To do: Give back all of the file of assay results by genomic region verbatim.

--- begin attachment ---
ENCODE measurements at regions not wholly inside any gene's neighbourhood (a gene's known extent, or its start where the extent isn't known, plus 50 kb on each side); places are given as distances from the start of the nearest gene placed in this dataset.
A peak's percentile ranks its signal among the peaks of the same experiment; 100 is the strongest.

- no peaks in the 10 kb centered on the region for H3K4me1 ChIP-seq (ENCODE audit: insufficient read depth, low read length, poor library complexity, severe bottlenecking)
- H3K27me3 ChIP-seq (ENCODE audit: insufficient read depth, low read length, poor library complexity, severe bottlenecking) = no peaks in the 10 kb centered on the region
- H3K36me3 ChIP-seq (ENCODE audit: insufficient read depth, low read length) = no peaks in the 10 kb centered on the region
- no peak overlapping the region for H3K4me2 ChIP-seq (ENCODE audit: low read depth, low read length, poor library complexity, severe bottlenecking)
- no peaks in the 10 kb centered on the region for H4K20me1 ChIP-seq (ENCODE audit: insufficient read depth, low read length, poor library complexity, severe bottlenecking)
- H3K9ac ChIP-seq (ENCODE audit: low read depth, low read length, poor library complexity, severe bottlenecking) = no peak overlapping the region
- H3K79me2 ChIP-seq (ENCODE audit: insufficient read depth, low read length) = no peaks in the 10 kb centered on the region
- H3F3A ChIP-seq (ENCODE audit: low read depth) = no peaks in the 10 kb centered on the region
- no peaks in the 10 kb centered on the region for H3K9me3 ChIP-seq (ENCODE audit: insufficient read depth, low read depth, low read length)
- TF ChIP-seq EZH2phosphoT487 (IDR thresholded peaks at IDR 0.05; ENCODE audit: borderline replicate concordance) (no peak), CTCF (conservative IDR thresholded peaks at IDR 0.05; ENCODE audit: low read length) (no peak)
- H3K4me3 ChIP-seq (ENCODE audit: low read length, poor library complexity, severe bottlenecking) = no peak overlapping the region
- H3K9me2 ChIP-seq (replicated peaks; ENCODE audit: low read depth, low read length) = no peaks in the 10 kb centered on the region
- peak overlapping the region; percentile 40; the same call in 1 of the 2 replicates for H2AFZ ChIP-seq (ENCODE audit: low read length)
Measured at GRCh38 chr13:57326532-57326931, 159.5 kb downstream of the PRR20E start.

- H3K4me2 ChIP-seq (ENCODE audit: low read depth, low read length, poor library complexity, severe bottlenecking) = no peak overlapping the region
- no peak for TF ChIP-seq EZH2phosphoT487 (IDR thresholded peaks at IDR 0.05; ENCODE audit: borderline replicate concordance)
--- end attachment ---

ENCODE measurements at regions not wholly inside any gene's neighbourhood (a gene's known extent, or its start where the extent isn't known, plus 50 kb on each side); places are given as distances from the start of the nearest gene placed in this dataset.
A peak's percentile ranks its signal among the peaks of the same experiment; 100 is the strongest.

- no peaks in the 10 kb centered on the region for H3K4me1 ChIP-seq (ENCODE audit: insufficient read depth, low read length, poor library complexity, severe bottlenecking)
- H3K27me3 ChIP-seq (ENCODE audit: insufficient read depth, low read length, poor library complexity, severe bottlenecking) = no peaks in the 10 kb centered on the region
- H3K36me3 ChIP-seq (ENCODE audit: insufficient read depth, low read length) = no peaks in the 10 kb centered on the region
- no peak overlapping the region for H3K4me2 ChIP-seq (ENCODE audit: low read depth, low read length, poor library complexity, severe bottlenecking)
- no peaks in the 10 kb centered on the region for H4K20me1 ChIP-seq (ENCODE audit: insufficient read depth, low read length, poor library complexity, severe bottlenecking)
- H3K9ac ChIP-seq (ENCODE audit: low read depth, low read length, poor library complexity, severe bottlenecking) = no peak overlapping the region
- H3K79me2 ChIP-seq (ENCODE audit: insufficient read depth, low read length) = no peaks in the 10 kb centered on the region
- H3F3A ChIP-seq (ENCODE audit: low read depth) = no peaks in the 10 kb centered on the region
- no peaks in the 10 kb centered on the region for H3K9me3 ChIP-seq (ENCODE audit: insufficient read depth, low read depth, low read length)
- TF ChIP-seq EZH2phosphoT487 (IDR thresholded peaks at IDR 0.05; ENCODE audit: borderline replicate concordance) (no peak), CTCF (conservative IDR thresholded peaks at IDR 0.05; ENCODE audit: low read length) (no peak)
- H3K4me3 ChIP-seq (ENCODE audit: low read length, poor library complexity, severe bottlenecking) = no peak overlapping the region
- H3K9me2 ChIP-seq (replicated peaks; ENCODE audit: low read depth, low read length) = no peaks in the 10 kb centered on the region
- peak overlapping the region; percentile 40; the same call in 1 of the 2 replicates for H2AFZ ChIP-seq (ENCODE audit: low read length)
Measured at GRCh38 chr13:57326532-57326931, 159.5 kb downstream of the PRR20E start.

- H3K4me2 ChIP-seq (ENCODE audit: low read depth, low read length, poor library complexity, severe bottlenecking) = no peak overlapping the region
- no peak for TF ChIP-seq EZH2phosphoT487 (IDR thresholded peaks at IDR 0.05; ENCODE audit: borderline replicate concordance)